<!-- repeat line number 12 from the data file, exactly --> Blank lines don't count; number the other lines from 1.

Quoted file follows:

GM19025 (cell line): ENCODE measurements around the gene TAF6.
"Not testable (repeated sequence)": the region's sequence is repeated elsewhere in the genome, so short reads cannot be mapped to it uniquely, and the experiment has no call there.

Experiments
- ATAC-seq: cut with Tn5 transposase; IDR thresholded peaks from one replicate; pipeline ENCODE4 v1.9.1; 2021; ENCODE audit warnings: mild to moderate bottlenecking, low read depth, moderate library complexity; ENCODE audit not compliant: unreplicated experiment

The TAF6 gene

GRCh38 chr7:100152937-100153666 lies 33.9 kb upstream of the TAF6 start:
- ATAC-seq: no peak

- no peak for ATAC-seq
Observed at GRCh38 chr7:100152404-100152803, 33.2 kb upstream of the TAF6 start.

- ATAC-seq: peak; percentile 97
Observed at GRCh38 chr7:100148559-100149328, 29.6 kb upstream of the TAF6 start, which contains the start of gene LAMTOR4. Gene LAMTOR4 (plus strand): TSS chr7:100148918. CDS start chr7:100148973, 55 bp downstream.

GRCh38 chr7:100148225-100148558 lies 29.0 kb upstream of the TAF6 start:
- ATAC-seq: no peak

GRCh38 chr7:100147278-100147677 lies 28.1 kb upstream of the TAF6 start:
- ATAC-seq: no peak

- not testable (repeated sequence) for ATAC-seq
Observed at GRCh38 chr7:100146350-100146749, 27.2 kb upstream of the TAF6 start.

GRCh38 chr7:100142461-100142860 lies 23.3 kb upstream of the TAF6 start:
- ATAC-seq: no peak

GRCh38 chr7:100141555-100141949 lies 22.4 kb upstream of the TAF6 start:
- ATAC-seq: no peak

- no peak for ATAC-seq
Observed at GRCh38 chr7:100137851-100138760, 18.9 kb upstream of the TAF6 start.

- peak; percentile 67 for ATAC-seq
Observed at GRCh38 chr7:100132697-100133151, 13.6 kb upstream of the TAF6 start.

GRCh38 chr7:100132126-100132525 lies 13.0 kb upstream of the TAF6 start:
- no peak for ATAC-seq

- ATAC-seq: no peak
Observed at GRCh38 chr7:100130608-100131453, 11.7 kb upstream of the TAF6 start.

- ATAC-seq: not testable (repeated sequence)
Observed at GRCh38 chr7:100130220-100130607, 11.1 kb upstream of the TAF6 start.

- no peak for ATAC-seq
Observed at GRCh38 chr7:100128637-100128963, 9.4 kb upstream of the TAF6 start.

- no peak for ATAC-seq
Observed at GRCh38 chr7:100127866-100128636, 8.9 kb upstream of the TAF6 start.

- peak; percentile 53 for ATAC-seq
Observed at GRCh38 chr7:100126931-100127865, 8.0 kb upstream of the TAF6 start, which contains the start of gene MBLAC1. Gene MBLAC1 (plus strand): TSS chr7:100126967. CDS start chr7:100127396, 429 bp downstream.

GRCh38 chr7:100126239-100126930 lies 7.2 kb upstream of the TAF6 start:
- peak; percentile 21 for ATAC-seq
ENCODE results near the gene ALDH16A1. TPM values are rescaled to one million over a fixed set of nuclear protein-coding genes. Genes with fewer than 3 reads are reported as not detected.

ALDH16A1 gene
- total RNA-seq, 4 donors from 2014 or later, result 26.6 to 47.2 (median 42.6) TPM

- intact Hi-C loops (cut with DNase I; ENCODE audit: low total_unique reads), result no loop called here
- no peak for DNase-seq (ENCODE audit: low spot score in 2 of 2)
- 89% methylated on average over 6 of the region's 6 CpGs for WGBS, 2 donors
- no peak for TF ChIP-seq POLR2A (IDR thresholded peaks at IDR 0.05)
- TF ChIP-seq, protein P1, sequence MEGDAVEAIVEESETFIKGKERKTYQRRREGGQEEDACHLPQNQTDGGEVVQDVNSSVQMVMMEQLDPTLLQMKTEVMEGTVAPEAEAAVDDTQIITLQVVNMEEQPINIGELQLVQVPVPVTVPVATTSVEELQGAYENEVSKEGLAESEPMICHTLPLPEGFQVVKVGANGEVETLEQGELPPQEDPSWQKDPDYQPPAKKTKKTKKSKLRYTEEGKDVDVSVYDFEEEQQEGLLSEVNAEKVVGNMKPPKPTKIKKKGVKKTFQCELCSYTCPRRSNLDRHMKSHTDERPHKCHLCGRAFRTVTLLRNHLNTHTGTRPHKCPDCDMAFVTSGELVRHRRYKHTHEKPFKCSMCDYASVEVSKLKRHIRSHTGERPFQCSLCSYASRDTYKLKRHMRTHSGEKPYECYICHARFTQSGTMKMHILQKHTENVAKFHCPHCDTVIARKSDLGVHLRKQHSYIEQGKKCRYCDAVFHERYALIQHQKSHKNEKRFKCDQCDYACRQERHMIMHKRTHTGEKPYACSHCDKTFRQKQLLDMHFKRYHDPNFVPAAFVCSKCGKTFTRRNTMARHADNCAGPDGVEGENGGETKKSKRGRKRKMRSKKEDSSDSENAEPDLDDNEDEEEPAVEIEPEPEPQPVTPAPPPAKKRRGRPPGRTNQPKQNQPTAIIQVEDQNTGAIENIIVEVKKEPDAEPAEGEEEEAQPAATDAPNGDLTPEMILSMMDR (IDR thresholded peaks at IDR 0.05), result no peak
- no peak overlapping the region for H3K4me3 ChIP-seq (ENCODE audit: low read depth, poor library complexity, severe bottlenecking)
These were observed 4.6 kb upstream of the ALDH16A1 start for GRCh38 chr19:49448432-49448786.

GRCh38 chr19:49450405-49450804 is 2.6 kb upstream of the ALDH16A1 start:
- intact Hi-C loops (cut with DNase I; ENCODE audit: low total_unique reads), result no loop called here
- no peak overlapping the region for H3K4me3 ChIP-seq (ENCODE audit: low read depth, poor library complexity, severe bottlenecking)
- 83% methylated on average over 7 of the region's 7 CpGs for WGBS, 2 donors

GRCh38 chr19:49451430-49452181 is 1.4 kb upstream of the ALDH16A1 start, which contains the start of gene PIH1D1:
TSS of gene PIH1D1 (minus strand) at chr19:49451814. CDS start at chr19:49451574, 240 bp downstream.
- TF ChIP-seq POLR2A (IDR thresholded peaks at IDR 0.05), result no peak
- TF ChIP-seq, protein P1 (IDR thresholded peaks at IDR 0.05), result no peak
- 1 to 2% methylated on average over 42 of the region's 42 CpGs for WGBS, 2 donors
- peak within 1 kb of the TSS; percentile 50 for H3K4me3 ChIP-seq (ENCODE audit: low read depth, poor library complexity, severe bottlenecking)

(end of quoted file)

GRCh38 chr7:100148225-100148558 lies 29.0 kb upstream of the TAF6 start: